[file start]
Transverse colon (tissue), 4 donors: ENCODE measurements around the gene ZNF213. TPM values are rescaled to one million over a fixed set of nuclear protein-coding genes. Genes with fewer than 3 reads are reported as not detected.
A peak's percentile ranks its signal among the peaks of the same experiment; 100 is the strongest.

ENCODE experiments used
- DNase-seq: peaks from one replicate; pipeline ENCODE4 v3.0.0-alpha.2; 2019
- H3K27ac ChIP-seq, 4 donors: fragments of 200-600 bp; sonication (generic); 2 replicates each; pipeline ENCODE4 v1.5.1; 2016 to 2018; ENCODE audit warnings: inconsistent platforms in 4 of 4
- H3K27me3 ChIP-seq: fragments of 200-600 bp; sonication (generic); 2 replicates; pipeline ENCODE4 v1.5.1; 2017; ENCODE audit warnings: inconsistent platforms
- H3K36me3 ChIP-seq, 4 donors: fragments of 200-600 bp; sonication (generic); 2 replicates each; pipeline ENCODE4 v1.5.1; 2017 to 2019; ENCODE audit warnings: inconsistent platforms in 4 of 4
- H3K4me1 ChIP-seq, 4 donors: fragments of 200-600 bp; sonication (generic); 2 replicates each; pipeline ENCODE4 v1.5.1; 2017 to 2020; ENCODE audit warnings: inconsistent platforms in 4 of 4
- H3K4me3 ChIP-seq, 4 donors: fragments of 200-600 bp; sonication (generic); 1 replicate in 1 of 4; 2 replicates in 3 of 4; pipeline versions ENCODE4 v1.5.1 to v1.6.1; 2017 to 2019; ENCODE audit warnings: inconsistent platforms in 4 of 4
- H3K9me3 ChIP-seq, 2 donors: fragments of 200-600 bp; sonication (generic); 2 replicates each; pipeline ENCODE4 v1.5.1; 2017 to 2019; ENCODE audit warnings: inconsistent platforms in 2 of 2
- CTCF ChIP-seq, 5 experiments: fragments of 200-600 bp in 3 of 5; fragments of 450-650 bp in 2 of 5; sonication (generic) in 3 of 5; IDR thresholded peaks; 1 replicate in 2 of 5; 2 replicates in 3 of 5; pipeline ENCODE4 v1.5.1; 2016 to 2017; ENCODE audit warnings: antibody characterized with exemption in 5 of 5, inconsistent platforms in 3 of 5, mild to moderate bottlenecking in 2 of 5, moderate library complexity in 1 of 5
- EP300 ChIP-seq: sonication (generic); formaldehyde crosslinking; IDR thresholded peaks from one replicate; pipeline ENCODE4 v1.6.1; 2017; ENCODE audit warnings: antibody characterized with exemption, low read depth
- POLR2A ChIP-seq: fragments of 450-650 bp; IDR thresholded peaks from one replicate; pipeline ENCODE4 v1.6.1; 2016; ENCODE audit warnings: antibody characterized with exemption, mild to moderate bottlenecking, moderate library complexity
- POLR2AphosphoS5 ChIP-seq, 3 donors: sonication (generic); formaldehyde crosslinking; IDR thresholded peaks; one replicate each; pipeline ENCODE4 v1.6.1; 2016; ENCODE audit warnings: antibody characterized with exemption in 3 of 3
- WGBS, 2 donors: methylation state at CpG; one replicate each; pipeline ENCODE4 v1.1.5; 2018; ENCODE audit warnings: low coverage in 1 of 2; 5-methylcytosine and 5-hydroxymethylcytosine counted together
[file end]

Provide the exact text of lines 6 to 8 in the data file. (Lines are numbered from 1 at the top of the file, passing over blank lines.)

- H3K27me3 ChIP-seq: fragments of 200-600 bp; sonication (generic); 2 replicates; pipeline ENCODE4 v1.5.1; 2017; ENCODE audit warnings: inconsistent platforms
- H3K36me3 ChIP-seq, 4 donors: fragments of 200-600 bp; sonication (generic); 2 replicates each; pipeline ENCODE4 v1.5.1; 2017 to 2019; ENCODE audit warnings: inconsistent platforms in 4 of 4
- H3K4me1 ChIP-seq, 4 donors: fragments of 200-600 bp; sonication (generic); 2 replicates each; pipeline ENCODE4 v1.5.1; 2017 to 2020; ENCODE audit warnings: inconsistent platforms in 4 of 4